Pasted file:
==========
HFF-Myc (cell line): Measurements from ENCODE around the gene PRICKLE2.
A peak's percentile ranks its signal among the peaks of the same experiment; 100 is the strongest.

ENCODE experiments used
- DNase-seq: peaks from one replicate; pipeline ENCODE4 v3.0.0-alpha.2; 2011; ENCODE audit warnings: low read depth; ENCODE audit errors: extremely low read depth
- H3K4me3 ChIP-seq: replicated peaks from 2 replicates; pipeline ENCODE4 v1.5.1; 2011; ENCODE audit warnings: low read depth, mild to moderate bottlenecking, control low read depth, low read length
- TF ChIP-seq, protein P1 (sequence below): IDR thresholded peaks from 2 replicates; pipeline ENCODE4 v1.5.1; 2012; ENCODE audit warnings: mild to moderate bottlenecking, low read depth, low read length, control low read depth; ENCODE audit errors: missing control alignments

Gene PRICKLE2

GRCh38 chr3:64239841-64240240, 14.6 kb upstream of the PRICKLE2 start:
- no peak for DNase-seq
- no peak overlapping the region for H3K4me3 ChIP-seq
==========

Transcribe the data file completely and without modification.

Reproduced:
HFF-Myc (cell line): Measurements from ENCODE around the gene PRICKLE2.
A peak's percentile ranks its signal among the peaks of the same experiment; 100 is the strongest.

ENCODE experiments used
- DNase-seq: peaks from one replicate; pipeline ENCODE4 v3.0.0-alpha.2; 2011; ENCODE audit warnings: low read depth; ENCODE audit errors: extremely low read depth
- H3K4me3 ChIP-seq: replicated peaks from 2 replicates; pipeline ENCODE4 v1.5.1; 2011; ENCODE audit warnings: low read depth, mild to moderate bottlenecking, control low read depth, low read length
- TF ChIP-seq, protein P1 (sequence below): IDR thresholded peaks from 2 replicates; pipeline ENCODE4 v1.5.1; 2012; ENCODE audit warnings: mild to moderate bottlenecking, low read depth, low read length, control low read depth; ENCODE audit errors: missing control alignments

Gene PRICKLE2

GRCh38 chr3:64239841-64240240, 14.6 kb upstream of the PRICKLE2 start:
- no peak for DNase-seq
- no peak overlapping the region for H3K4me3 ChIP-seq